Tag Archives: clay loam Cambisol

211–218 A. Velykis and A. Satkus
Soil protection value of winter crops and reduced tillage on clay loams
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Soil protection value of winter crops and reduced tillage on clay loams

A. Velykis and A. Satkus

Joniskelis Research Station of the Lithuanian Institute of Agriculture, Joniskelis, LT-5240 Pasvalys District, Lithuania;
Tel/fax: 370-71-38224; e-mail: joniskelio_lzi@post.omnitel.net

Abstract:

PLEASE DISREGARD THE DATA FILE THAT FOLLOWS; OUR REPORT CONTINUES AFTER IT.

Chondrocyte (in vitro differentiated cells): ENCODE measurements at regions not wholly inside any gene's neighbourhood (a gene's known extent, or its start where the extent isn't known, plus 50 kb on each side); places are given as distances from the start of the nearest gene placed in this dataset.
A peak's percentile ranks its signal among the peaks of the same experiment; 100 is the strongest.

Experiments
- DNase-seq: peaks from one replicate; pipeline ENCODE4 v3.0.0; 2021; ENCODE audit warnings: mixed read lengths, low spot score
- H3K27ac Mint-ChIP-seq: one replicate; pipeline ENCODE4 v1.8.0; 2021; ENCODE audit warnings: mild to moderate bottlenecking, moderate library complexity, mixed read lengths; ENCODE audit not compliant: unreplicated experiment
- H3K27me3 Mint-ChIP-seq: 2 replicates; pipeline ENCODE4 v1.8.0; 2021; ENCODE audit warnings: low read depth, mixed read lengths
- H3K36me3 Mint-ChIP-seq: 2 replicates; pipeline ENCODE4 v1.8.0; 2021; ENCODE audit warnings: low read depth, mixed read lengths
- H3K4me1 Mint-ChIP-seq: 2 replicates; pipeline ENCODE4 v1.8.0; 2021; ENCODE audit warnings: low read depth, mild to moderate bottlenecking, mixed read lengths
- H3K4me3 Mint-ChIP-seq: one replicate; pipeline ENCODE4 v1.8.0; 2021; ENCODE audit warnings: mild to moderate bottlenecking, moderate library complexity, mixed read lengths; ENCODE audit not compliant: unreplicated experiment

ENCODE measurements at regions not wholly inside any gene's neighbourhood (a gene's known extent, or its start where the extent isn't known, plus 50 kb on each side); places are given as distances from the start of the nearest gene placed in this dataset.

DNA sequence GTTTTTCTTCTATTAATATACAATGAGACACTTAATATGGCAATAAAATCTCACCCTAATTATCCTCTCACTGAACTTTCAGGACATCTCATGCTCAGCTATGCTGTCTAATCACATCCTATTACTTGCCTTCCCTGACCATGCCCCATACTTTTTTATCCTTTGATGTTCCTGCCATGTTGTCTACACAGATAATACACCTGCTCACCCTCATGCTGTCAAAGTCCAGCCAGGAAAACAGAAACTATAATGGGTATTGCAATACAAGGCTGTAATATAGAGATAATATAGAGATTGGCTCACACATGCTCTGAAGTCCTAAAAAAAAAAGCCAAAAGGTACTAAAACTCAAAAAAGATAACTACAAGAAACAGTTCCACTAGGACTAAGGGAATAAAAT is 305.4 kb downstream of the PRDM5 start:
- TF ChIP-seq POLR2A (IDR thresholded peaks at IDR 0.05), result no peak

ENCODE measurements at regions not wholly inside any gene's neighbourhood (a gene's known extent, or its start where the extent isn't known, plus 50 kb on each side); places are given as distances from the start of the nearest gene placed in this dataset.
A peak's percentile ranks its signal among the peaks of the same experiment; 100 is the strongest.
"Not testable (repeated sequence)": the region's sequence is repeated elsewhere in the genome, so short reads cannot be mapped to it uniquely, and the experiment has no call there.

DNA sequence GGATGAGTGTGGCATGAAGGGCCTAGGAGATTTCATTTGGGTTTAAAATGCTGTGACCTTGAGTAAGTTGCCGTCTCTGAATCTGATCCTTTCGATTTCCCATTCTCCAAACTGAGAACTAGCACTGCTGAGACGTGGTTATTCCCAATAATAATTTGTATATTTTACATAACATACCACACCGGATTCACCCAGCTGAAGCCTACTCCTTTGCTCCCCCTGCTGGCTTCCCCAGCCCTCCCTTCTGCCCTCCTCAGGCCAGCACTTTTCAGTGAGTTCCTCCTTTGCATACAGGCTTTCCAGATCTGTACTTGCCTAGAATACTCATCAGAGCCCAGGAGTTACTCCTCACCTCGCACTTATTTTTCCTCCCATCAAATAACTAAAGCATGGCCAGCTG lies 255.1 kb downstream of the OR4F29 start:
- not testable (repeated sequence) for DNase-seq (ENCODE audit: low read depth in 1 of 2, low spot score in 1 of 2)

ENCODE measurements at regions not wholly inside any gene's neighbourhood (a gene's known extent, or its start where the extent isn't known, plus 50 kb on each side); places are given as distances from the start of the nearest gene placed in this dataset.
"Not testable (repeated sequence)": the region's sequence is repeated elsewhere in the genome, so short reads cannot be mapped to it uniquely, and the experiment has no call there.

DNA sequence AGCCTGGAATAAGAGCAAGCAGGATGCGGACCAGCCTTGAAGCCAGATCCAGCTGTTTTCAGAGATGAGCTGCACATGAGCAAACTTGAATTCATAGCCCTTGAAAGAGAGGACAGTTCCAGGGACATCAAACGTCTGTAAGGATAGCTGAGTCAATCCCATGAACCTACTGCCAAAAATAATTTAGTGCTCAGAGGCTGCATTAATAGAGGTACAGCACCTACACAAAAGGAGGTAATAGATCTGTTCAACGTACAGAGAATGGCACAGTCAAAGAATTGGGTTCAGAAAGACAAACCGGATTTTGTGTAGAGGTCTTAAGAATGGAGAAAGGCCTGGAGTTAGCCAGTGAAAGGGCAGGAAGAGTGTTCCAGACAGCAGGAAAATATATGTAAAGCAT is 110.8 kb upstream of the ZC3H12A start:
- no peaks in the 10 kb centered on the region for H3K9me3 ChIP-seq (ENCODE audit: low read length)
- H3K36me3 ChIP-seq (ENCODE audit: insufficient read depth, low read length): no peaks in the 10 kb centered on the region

Experiments to reduce soil physical degradation were carried out at Joniskelis Research Station of the Lithuanian Institute of Agriculture over the period 1998–2002. The soil of the experimental site is characterised as glacial lacustrine clay loam on silty clay (Gleyic Cambisol). The following was investigated: Factor A. Crop rotations with different proportions of winter and spring crops (1. Without winter crops; 2. Winter crops 25%; 3. Winter crops 50%; 4. Winter crops 75%; 5. Winter crops 100%), growing annual and perennial grasses, spring and winter wheat, triticale, and barley. Factor B. Soil tillage systems: 1. Conventional (primary soil tillage was performed by ploughing); 2. Sustainable (after grasses the soil was ploughed, after other preceding crops the soil was loosened without inverting the topsoil). Our experimental evidence suggests that increasing winter crops in the crop rotation reduced compaction of the topsoil from high to moderate, maintained up to 37.3% of higher productive moisture reserves, improved water to air ratio, and increased the crop rotation productivity up to 44.7%. The application of reduced primary tillage in a sustainable system had persistence of high soil compaction and 8.0% lower air-filled porosity at the bottom of the topsoil, but the whole topsoil reached physical maturity more evenly in the spring. The grain yield of cereals was 6.4% lower compared with the yield after conventional soil tillage. On these clay loam soils, spring cereals were more sensitive (poorer performance) to reduced soil tillage compared with winter cereals.

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